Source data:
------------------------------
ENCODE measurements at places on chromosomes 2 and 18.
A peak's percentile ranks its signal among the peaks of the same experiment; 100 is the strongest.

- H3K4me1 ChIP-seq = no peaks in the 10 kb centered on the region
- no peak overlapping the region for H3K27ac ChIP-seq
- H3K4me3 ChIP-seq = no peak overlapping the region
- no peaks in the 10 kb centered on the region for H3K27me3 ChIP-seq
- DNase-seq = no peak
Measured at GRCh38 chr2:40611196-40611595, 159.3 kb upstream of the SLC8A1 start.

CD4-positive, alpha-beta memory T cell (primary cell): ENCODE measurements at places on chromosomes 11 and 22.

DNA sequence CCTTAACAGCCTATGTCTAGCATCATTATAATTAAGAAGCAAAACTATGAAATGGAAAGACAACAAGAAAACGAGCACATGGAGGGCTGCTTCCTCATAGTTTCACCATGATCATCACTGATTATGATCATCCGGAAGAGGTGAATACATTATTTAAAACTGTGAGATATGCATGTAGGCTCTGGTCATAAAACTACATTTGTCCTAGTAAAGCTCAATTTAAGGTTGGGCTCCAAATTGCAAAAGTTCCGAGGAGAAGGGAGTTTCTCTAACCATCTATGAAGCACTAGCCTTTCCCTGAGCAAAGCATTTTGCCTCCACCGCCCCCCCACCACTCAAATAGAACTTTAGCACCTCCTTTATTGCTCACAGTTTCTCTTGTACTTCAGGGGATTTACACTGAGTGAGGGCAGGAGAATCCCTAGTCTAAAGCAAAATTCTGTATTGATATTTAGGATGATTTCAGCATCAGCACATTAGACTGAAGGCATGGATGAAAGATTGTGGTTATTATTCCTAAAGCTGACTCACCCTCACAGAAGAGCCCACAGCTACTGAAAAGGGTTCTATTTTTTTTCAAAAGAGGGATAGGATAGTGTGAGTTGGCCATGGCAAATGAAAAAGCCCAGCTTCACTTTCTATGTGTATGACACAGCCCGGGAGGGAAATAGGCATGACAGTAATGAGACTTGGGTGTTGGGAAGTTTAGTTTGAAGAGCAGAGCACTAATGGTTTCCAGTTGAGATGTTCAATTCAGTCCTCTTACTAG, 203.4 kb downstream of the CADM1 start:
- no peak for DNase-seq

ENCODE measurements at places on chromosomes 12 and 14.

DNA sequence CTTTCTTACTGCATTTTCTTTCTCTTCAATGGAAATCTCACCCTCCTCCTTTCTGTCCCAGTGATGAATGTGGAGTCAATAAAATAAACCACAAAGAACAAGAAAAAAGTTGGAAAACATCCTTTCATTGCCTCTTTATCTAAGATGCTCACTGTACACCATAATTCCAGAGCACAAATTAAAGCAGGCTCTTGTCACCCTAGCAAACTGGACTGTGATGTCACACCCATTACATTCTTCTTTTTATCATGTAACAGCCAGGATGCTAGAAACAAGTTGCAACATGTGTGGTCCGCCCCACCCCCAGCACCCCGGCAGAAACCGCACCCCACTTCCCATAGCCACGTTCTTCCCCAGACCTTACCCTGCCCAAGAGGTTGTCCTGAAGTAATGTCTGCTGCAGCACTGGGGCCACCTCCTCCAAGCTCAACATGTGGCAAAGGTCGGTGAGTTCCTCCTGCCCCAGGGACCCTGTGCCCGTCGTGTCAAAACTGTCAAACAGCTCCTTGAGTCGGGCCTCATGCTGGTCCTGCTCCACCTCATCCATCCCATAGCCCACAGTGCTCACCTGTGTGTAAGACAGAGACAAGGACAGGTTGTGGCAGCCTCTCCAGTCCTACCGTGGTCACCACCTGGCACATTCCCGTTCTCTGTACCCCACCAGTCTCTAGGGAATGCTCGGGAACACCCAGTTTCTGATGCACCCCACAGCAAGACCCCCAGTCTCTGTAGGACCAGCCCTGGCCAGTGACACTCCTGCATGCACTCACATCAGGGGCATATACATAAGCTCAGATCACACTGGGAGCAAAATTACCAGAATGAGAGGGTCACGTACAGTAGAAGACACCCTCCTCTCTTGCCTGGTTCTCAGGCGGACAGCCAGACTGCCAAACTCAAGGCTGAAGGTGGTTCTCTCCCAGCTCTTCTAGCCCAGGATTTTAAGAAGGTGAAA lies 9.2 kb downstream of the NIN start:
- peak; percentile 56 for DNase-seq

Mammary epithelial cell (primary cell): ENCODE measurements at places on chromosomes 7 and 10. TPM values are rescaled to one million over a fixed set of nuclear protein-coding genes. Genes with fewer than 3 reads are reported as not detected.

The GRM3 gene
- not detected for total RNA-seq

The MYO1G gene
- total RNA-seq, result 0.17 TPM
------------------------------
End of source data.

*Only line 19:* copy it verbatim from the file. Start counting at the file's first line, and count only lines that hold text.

- total RNA-seq, result 0.17 TPM